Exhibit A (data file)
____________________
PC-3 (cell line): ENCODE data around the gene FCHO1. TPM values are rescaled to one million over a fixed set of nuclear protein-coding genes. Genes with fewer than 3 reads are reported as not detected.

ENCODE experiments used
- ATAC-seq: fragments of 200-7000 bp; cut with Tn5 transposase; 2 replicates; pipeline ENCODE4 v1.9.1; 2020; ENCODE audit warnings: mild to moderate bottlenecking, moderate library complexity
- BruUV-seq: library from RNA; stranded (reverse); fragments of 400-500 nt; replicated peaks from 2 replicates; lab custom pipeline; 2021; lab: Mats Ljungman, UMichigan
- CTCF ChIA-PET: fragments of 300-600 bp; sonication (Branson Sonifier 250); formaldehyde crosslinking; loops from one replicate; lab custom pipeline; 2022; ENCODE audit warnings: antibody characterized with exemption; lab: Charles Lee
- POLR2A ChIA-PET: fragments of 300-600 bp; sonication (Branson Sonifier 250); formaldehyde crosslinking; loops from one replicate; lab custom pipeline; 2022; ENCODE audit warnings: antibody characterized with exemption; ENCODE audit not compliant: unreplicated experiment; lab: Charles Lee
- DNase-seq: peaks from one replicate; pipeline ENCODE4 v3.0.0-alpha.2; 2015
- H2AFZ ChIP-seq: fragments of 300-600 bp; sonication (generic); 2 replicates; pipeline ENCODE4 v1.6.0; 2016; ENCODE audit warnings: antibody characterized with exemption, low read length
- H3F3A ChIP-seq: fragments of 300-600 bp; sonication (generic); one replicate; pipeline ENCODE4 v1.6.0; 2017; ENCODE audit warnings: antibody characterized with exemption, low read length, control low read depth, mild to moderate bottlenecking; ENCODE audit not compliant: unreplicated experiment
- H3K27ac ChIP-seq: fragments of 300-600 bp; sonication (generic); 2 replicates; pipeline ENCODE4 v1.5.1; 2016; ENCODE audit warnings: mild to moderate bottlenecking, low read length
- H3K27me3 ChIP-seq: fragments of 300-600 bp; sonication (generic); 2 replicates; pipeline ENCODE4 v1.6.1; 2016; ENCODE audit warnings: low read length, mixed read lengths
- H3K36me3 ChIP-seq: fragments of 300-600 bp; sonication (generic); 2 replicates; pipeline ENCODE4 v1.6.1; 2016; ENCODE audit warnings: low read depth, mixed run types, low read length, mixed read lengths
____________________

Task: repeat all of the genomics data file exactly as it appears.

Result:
PC-3 (cell line): ENCODE data around the gene FCHO1. TPM values are rescaled to one million over a fixed set of nuclear protein-coding genes. Genes with fewer than 3 reads are reported as not detected.

ENCODE experiments used
- ATAC-seq: fragments of 200-7000 bp; cut with Tn5 transposase; 2 replicates; pipeline ENCODE4 v1.9.1; 2020; ENCODE audit warnings: mild to moderate bottlenecking, moderate library complexity
- BruUV-seq: library from RNA; stranded (reverse); fragments of 400-500 nt; replicated peaks from 2 replicates; lab custom pipeline; 2021; lab: Mats Ljungman, UMichigan
- CTCF ChIA-PET: fragments of 300-600 bp; sonication (Branson Sonifier 250); formaldehyde crosslinking; loops from one replicate; lab custom pipeline; 2022; ENCODE audit warnings: antibody characterized with exemption; lab: Charles Lee
- POLR2A ChIA-PET: fragments of 300-600 bp; sonication (Branson Sonifier 250); formaldehyde crosslinking; loops from one replicate; lab custom pipeline; 2022; ENCODE audit warnings: antibody characterized with exemption; ENCODE audit not compliant: unreplicated experiment; lab: Charles Lee
- DNase-seq: peaks from one replicate; pipeline ENCODE4 v3.0.0-alpha.2; 2015
- H2AFZ ChIP-seq: fragments of 300-600 bp; sonication (generic); 2 replicates; pipeline ENCODE4 v1.6.0; 2016; ENCODE audit warnings: antibody characterized with exemption, low read length
- H3F3A ChIP-seq: fragments of 300-600 bp; sonication (generic); one replicate; pipeline ENCODE4 v1.6.0; 2017; ENCODE audit warnings: antibody characterized with exemption, low read length, control low read depth, mild to moderate bottlenecking; ENCODE audit not compliant: unreplicated experiment
- H3K27ac ChIP-seq: fragments of 300-600 bp; sonication (generic); 2 replicates; pipeline ENCODE4 v1.5.1; 2016; ENCODE audit warnings: mild to moderate bottlenecking, low read length
- H3K27me3 ChIP-seq: fragments of 300-600 bp; sonication (generic); 2 replicates; pipeline ENCODE4 v1.6.1; 2016; ENCODE audit warnings: low read length, mixed read lengths
- H3K36me3 ChIP-seq: fragments of 300-600 bp; sonication (generic); 2 replicates; pipeline ENCODE4 v1.6.1; 2016; ENCODE audit warnings: low read depth, mixed run types, low read length, mixed read lengths